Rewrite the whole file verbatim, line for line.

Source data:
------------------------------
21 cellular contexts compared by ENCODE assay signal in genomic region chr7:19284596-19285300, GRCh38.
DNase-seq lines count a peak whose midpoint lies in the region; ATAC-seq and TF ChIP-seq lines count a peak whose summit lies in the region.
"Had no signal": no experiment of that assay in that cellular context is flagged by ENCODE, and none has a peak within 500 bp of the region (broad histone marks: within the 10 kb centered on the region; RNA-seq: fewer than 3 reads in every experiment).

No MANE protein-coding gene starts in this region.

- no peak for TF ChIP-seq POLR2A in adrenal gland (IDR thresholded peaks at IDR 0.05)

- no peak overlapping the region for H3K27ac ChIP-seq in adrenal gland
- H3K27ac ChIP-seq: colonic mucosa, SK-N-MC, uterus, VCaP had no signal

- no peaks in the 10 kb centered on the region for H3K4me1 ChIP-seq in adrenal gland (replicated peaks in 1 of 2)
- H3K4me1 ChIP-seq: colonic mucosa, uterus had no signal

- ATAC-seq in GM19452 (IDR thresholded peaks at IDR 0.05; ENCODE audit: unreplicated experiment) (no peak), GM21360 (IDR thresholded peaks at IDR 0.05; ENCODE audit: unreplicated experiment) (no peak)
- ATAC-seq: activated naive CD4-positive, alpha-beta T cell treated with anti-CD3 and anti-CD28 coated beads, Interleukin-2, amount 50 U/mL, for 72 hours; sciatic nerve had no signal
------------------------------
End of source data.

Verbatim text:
21 cellular contexts compared by ENCODE assay signal in genomic region chr7:19284596-19285300, GRCh38.
DNase-seq lines count a peak whose midpoint lies in the region; ATAC-seq and TF ChIP-seq lines count a peak whose summit lies in the region.
"Had no signal": no experiment of that assay in that cellular context is flagged by ENCODE, and none has a peak within 500 bp of the region (broad histone marks: within the 10 kb centered on the region; RNA-seq: fewer than 3 reads in every experiment).

No MANE protein-coding gene starts in this region.

- no peak for TF ChIP-seq POLR2A in adrenal gland (IDR thresholded peaks at IDR 0.05)

- no peak overlapping the region for H3K27ac ChIP-seq in adrenal gland
- H3K27ac ChIP-seq: colonic mucosa, SK-N-MC, uterus, VCaP had no signal

- no peaks in the 10 kb centered on the region for H3K4me1 ChIP-seq in adrenal gland (replicated peaks in 1 of 2)
- H3K4me1 ChIP-seq: colonic mucosa, uterus had no signal

- ATAC-seq in GM19452 (IDR thresholded peaks at IDR 0.05; ENCODE audit: unreplicated experiment) (no peak), GM21360 (IDR thresholded peaks at IDR 0.05; ENCODE audit: unreplicated experiment) (no peak)
- ATAC-seq: activated naive CD4-positive, alpha-beta T cell treated with anti-CD3 and anti-CD28 coated beads, Interleukin-2, amount 50 U/mL, for 72 hours; sciatic nerve had no signal